Similar to chlorine gas, phosgene has become an important compound in the chemical industry after its debut during World War I. Phosgene is used in the production of organic solvents, dyes, pesticides, and pharmaceuticals.10,29 The majority of phosgene exposures also occur in the industrial setting.10,30,31 Phosgene gas may also be emitted by combustion of chlorinated hydrocarbons such as plastic or polyvinyl chloride (e.g., house or vehicle fire).30
Contact with phosgene causes tissue injury by two distinct chemical mechanisms: acylation and hydrolysis.29,32 Acylation (the process of adding an acyl group to a compound) is believed to be the primary mechanism, occurs when phosgene reacts with nucleophilic components of macromolecules (amino, hydroxyl, thiol, and sulfhydryl groups), and produces injury by permanent denaturation of proteins and lipoproteins.29,32 The second mechanism is the hydrolysis of phosgene in the physiologic fluid of the alveoli, which results in the production of hydrochloric acid [HCl] and carbon dioxide [CO2] responsible for the initial mucous membrane irritation.32,33
The characteristic odor of phosgene gas is described as “fresh hay” (odor threshold 0.4 to 1.5 ppm).29 This property may contribute to prolonged exposure by inciting deep breathing rather than alarm at the presence of a toxic gas. Moreover, due to phosgene’s intermediate water solubility, early symptoms of mucosal irritation are frequently minor, further prolonging exposure and allowing deeper penetration into the lower respiratory tract.34
Phosgene toxicity produces three clinical phases: reflex, latent, and delayed pulmonary edema.35,36 During the initial reflex phase, symptom severity is related to gas concentration.29,32 Phosgene concentrations of >3 to 5 ppm result in immediate mucous membrane irritation, cough, and chest tightness.10,29,31,32 Initial exposure stimulates a vagal reflex, which results in decreased vital capacity from rapid shallow breathing, bradycardia, and hypotension.32,33 In the subsequent latent phase, patients may be asymptomatic for up to 48 hours; in the final, delayed phase, they may develop noncardiogenic pulmonary edema and respiratory distress.10,29–31,35,37 While the severity of the initial mucosal irritation is dependent on gas concentration, the delayed development of pulmonary edema is correlated with the total dose exposure and reflects a dose–response relationship.29,32,38,39 Clinically latent pulmonary interstitial inflammation occurs at exposures to 30 to 150 ppm/min, while overt pulmonary edema occurs at exposures to >150 ppm/min. The estimated lethal dose for mortality of 1%, 50%, and 100% is 300 ppm/min, 500 ppm/min, and 1,300 ppm/min, respectively.32,33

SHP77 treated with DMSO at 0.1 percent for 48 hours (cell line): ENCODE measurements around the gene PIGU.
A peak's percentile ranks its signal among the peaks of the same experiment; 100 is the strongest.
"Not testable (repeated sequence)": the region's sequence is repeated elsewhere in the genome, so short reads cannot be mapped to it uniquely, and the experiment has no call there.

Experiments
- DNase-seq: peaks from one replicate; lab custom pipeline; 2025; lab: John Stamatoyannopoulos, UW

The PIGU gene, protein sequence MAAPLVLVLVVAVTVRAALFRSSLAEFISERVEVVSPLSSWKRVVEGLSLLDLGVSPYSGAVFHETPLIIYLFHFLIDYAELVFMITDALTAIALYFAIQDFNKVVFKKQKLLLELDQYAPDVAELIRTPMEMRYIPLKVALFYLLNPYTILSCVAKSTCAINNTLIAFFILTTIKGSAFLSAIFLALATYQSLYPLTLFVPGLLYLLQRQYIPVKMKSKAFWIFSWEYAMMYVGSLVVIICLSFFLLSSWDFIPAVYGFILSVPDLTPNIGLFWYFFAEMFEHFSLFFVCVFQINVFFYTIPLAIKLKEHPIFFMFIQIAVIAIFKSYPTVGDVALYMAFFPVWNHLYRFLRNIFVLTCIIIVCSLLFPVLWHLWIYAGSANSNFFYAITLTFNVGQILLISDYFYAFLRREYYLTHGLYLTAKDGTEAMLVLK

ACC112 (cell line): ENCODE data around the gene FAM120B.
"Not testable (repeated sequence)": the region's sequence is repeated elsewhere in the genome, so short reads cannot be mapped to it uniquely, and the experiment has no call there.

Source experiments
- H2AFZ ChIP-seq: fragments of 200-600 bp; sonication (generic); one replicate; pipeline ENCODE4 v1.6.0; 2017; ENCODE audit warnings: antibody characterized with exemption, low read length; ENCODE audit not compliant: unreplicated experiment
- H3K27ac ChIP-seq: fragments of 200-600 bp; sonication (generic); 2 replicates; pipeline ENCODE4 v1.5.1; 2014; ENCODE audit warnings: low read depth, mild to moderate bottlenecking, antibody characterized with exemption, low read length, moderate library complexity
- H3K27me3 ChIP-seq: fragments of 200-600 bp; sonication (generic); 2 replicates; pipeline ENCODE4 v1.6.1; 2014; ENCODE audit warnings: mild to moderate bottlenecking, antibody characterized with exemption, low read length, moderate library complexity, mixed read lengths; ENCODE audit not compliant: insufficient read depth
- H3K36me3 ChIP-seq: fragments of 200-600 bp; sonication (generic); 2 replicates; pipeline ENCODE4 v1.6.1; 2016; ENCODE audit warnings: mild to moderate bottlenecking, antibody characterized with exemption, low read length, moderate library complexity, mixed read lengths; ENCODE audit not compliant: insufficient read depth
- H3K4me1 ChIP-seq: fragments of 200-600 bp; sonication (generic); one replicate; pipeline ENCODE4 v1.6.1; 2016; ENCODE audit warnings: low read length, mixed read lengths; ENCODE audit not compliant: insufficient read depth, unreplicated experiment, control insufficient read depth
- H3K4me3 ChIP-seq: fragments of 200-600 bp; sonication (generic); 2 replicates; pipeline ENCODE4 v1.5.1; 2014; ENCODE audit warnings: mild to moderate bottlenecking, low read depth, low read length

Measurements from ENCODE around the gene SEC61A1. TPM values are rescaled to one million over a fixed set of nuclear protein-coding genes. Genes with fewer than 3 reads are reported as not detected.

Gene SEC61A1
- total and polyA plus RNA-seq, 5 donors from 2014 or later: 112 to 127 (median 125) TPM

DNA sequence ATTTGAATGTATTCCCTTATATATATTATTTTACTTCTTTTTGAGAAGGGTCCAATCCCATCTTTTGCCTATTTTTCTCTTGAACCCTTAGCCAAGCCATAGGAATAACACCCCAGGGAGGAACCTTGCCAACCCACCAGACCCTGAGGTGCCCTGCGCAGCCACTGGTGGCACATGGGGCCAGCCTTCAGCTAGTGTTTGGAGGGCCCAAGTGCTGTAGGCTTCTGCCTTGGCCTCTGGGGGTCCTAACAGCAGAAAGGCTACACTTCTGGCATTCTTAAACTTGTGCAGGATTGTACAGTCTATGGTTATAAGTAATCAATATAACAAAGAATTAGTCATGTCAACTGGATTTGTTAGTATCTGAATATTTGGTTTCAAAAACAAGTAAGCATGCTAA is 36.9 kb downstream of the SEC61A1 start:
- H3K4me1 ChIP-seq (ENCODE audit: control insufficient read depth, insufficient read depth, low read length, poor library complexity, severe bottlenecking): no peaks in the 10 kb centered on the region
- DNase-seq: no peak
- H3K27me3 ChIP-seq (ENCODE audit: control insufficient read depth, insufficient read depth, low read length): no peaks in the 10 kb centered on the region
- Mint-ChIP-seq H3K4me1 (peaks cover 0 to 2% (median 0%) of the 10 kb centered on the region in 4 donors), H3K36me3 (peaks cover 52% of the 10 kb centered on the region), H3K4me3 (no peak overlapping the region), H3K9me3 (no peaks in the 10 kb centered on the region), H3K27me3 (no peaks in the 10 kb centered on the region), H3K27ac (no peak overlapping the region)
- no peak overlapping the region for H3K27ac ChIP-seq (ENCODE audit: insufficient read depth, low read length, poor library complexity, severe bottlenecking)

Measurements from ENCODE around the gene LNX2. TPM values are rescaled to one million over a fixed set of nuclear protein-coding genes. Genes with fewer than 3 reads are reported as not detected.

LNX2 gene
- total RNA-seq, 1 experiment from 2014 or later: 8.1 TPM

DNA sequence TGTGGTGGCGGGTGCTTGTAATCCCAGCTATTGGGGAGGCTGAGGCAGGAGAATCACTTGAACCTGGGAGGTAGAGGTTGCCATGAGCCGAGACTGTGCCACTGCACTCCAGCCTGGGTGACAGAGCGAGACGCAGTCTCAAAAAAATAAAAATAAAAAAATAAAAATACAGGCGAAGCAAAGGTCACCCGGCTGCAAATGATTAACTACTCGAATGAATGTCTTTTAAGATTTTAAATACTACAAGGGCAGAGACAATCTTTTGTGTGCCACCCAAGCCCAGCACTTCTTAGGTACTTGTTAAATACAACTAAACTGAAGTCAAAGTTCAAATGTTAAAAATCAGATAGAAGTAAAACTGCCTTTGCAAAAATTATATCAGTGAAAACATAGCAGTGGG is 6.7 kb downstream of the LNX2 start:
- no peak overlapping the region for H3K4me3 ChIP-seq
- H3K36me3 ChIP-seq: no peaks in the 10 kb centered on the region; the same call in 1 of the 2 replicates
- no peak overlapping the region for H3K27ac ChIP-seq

The principle management strategy for pulmonary irritant gas exposure is to remove the patient from the exposure and provide supportive care, including ensuring adequate oxygenation and ventilation. Following removal, patients should be undressed and examined for other potential toxic exposures and traumatic injuries. There is no antidote for pulmonary irritant exposure and no indication for decontamination in setting of acute chlorine, chloramine, and phosgene gas exposure. Decontamination protocols should be considered if dermal or ocular exposure to liquid agents has occurred. Irrigation of the eye and other mucosal surfaces may help reduce irritation, and if respiratory tract irritation is evident, supplemental oxygen and bronchodilators (β-agonists) should be administered.